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My garden is well, how is yours?

Okay, so what does the Software Garden actually mean?

If you’re looking for the original explanation of what the ‘software garden’ is, then I guess you won’t find a better explanation than the one I read years ago in The Pragmatic Programmer by Andrew Hunt and David Thomas.

There are these books, films, paintings, etc. which revolutionise the way you think in certain aspects. Many people took many things from this influential book: some started boiling frogs, some talking to rubber ducks. I was raised close to the nature, therefore in my opinion the software we create and use is much more like a garden than some architecture or machinery. It lives in a way. It’s never done. The whole ecosystem constantly changes. You pray for the rain. The summer comes after the spring. New plants need space. We need to get rid of bugs to have something to eat. You can’t start with green field every week. And so on…

That’s why years ago I changed my headline from ‘Software Developer’ or ‘Software Engineer’ to ‘Software Gardener’. Sure, it confuses and intrigues some people who haven’t read The Pragmatic Programmer. It also allows me to spot a few other folks with the same description of their position, and we instantly recognise each other.

Therefore, this page is meant to be the internet representation of my ongoing journey in Software Gardening. It’s not industry-scale farm with plant monoculture, acres and acres big. It’s my little garden, with seeds I care about, with birds singing in the sky and for sure, with some bugs as well. Consider yourself invited.

In the chase for non-trivial examples to illustrate possible usage of JEP 305, some people might have gone too far, I guess. In particular into the more challenging area of the equals() method, present in all Java objects.
Java 14 has a lot of new features. One of them (as preview feature) is pattern matching with instanceof. Some people programming in languages supporting the functional paradigm to some extent, e.g. Scala, Kotlin (not to mention Haskell) jumped high, full of joy ‘Yay, we gonna have match or when, extracting data, guards, deconstructors in companion objects and more!’

Below you can find a piece of code written in Java. I’d like to ask you one thing: please don’t run this code before you try to answer.

Java 14 brought Records as one of the preview features. For many it was reasonable to say “no more JavaBeans code generation” or “Lombok is dead”. Is that really the case? What one can do with records and what can’t? What about reflection and serialization? This talk has been presented at e.g., CodeCamp Romania, JPoint.
Hey, there are two major Java versions released every year! We don’t have to wait 3 years or so for new features any more. Isn’t that cool? ;-) So… would you like to check out what has happened in Java 14? Switch expressions available to public? No more NPEs? Record types? Pattern matching? Text blocks? If you find them interesting, let’s dive deep together into new interesting stuff. This talk has been presented at Wrocław JUG and Warszawa JUG.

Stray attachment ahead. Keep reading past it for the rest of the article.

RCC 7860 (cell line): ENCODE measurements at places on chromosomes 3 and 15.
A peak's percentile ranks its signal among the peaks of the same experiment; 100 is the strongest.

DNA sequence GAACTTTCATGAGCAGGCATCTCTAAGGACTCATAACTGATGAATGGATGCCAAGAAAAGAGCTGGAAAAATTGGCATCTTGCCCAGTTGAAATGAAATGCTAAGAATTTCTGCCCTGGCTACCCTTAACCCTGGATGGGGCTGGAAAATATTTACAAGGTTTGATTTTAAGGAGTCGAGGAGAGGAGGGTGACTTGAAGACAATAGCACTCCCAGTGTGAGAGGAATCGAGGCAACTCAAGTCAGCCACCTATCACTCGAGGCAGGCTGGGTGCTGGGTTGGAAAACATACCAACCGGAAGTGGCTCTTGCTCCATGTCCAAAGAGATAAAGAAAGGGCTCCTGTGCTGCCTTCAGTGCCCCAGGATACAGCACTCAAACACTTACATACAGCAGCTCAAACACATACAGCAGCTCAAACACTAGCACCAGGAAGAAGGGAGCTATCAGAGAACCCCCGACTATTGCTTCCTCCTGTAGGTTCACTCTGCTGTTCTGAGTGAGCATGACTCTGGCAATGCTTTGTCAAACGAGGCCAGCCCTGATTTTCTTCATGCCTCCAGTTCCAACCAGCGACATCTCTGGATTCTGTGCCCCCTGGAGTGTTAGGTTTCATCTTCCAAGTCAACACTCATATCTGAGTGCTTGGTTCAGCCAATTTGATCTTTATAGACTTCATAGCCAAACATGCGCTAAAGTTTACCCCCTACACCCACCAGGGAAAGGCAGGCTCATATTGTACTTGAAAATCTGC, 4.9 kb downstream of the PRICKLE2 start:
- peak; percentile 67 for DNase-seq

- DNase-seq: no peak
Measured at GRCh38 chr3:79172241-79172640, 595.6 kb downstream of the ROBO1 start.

Hey, there are two major Java versions released every year! We don’t have to wait 3 years or so for new features any more. Isn’t that cool? ;-) So… you’d like to check what has happened since Java 11? Switch expressions? Text blocks? New functions in String, Streams and other APIs? What are the Shenandoah and ZGC about? AppCDS to speed up spin-off? If you find them interesting, let’s dive deep together into new interesting stuff.
It’s (post) Java 11 time now. (Just in case your boss didn’t notice ;-)) In this talk, I’d like to tell you how I managed to migrate two real Java server apps to Java 11 and show some demos. Why was it done? How to convince the business? What and how was done? What wasn’t required? Does anyone read licenses, manuals, and talks’ descriptions? Where did I fail in the first approach?
How a developer can tell if the system is sick just by taking a look at the input and the output? If you’d like to know that (plus you like standup comedy), come and see! The treatment is safe ;-) One approach to get familiar with a system is a long and intense reading the manual (and to run an eye over the source code sometimes). Another approach is to take a deep dive into the data model (often in the DB) and to surf the user interface.
“The best sorting algorithm is quick sort." “Indexes make DB faster." “Data should be sorted using ORDER BY." “Composition - good; inheritance - not good." “Windows is an operating system." “You must have transactions in your DB." “Java is slow." “Don’t eat yellow snow." “You shall not self-sign your certificates." “Interrupt in Java is broken.” The IT world is full of mantras/revealed truth, passed (often in oral tradition) among developer tribes.
There are 10 kinds of people: the ones who already log stuff and the ones who will. ;-) But what can be fascinating about logging? It’s just adding some statements of given level to a file in /var/log, so what’s this presentation for in the fist place? Well, ordinary adding lines to /var/log and tracing them with tail -f or searching with grep is so… 1980 and inefficient. Meet Graylog: a centralised and distributed log management system.

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